“We also learned to barter,” said Luckie.
    “We had some people helping us,” added Hirschman. “They’d say, ‘No, they are taking you.’”
    Luckie found it interesting that some places would accept American dollars; others accepted only Chinese currency. Still others accepted Visa and Luckie said she used her credit card a couple of times.
    They had good food. One dish was Peking duck. Hirschman said the duck meat is wrapped up in something like a Chinese tortilla with cucumber, onions and duck sauce. Another dish, according to Luckie, was dumplings filled with vegetables or meat. You dip them in a type of vinegar that is different from any varieties we have here.
    “It was awesome!” she said.
    Another was called “hot pot.” This was a pot of broth set over hot charcoal that kept it boiling. You dip meat, such as slices of lamb, vegetables or tofu in the broth and cook them right on the spot.
    “We also found KFC and McDonald’s there,” commented Luckie.
    These familiar names featured a number of unfamiliar items. Chicken is served with rice and sauce. They had tea with tapioca rice balls at the bottom. They also had custard pies filled with fruit-flavored rice in the center.
    Luckie said that McDonalds had a chicken leg sandwich. They also deliver. People could call in orders which would be delivered on bicycle.
    And, they learned something to beware of.
    “If you order water, you are going to get it hot unless it’s in a bottle,” said Hirschman.
    Luckie added that they went to one place that offered two beverages — hot soy milk or beer.
    The conference sessions were difficult because they were not really geared toward people just beginning to learn the language. Everything was in Chinese, but there were some people who helped Luckie and Hirschman, although the people conducting the conference did seem to expect relatively fluent Chinese speakers. Hirschman said that she felt like one of her 8th grade Spanish students would probably feel if she found herself in a room full of fluent Spanish speakers.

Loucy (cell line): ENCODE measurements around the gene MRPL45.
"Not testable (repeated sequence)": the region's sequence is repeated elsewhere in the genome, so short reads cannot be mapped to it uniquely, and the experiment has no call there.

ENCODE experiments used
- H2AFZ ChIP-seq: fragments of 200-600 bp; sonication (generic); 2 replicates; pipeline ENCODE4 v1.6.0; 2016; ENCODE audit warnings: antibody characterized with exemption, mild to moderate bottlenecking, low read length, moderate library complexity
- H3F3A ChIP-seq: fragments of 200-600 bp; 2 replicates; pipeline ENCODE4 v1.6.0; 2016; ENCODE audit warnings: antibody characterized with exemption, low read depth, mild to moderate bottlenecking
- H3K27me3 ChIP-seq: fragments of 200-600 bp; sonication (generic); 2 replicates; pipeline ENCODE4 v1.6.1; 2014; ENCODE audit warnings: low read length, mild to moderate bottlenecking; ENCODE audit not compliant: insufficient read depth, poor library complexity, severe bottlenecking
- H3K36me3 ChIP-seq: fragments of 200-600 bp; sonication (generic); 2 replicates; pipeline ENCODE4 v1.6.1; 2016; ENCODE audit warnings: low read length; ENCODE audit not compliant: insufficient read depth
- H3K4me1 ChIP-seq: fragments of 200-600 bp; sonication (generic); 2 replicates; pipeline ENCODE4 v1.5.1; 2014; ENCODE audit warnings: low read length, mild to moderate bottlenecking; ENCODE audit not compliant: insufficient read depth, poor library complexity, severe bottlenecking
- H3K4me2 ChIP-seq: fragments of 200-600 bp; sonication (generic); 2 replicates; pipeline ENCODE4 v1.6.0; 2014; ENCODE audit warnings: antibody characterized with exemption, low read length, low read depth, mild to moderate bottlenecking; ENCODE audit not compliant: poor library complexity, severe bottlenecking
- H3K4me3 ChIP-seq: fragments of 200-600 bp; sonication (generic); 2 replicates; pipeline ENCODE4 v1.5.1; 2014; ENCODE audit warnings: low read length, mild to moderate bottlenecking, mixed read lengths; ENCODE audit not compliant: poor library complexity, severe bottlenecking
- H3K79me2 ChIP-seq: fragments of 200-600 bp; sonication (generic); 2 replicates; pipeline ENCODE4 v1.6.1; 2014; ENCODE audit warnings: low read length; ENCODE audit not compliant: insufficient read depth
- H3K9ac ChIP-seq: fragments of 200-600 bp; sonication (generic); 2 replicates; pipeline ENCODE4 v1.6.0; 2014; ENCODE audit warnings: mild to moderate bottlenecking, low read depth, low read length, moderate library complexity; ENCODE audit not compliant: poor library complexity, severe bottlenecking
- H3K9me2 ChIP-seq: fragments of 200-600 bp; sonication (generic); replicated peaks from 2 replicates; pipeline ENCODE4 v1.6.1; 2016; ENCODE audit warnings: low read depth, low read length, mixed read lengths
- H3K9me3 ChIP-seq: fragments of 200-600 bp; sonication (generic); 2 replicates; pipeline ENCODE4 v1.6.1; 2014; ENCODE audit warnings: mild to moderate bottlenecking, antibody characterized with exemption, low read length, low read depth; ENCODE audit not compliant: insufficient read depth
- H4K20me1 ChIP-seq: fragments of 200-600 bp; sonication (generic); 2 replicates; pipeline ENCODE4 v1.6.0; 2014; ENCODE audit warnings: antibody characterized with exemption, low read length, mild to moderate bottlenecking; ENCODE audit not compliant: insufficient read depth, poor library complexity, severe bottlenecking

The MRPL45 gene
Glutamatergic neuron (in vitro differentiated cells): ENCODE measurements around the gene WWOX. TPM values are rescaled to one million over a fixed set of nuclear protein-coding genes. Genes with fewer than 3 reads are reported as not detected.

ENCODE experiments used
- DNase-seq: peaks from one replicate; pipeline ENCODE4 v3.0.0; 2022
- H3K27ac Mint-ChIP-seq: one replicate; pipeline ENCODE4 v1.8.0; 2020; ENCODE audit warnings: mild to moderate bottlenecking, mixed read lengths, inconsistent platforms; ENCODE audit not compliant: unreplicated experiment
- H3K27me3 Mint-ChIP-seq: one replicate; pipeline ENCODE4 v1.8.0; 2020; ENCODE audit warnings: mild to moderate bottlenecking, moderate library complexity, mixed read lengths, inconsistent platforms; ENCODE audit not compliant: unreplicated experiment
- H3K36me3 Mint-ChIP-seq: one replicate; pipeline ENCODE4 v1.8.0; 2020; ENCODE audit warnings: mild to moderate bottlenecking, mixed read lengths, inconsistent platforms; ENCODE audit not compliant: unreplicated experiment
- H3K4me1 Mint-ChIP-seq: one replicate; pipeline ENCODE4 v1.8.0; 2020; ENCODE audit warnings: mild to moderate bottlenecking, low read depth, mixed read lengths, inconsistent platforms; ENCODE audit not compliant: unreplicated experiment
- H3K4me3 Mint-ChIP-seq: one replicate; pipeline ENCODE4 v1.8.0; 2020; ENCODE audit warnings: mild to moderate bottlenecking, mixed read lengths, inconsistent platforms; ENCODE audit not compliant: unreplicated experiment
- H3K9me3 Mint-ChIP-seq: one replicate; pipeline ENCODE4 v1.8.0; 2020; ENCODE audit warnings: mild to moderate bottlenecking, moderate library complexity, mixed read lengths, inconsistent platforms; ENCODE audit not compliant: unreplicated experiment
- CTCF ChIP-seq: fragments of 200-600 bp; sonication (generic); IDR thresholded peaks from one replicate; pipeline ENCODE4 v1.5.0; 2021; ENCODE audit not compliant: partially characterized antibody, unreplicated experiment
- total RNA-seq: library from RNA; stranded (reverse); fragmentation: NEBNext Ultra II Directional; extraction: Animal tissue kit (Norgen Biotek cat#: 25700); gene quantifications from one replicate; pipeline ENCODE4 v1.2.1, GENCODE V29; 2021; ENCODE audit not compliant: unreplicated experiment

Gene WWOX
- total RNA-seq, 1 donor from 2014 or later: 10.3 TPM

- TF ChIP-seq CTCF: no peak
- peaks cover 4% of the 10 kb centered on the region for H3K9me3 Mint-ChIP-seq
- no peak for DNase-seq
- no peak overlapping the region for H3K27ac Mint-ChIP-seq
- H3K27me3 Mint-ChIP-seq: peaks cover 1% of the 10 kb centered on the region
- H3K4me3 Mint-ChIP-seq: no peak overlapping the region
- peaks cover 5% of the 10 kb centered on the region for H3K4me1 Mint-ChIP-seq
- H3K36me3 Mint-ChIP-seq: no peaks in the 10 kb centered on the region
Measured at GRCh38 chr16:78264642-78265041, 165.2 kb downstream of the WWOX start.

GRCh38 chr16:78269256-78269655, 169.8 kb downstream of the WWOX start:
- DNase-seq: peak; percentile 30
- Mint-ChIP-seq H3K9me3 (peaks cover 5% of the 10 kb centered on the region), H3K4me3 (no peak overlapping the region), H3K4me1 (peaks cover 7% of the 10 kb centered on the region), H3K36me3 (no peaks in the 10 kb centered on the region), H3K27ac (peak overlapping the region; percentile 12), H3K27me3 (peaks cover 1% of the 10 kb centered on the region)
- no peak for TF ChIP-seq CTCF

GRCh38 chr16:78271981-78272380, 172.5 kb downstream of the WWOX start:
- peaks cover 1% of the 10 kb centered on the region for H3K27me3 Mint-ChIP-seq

The teachers made some observations while there.
    Hirschman noted that, unlike her experiences in the Dominican Republic and Brazil, people in China were not very accommodating with foreigners who don’t speak Chinese well. She said that, in the two Latin American countries she visited, people were genuinely pleased that a foreigner made the effort to speak their language, even if the foreigner didn’t do very well.
    “They [the Chinese] weren’t very forgiving if you didn’t speak the language,” she said. “They were not as friendly and willing to help you.”
    Luckie noted that there is a big gap between the wealthy and poor that does not appear to have a middle class to fill it. Hirschman noted that the poor in China live in third world conditions.
    They also noted that Sunday is just an ordinary working day. In fact everyday, including Saturday and Sunday, is an ordinary working day.
    “Nothing ever shuts down,” observed Hirschman.
    “We wondered, ‘When do they ever rest?” said Luckie.
    The teachers noted that they couldn’t get on Facebook, or You Tube, or any social networking site. Hirschman said that she was planning to blog her experiences while there, but was unable to do that as there was no blog access.
    “They filter a lot of stuff,” said Hirschman. “They also filter their history.”
    They also noted that there is no freedom there. Hirschman said that she already knew that, but didn’t expect to personally experience it in only six days.
    “When we were in the conference, I felt like I was being watched to make sure I was doing what they told me to do,” she commented.
    Luckie said that they have all gone to teachers’ conferences and sign in to receive credit for being there. At the conference in Beijing, she had to sign beside her name at each session.
    “They keep track of where you are,” she said.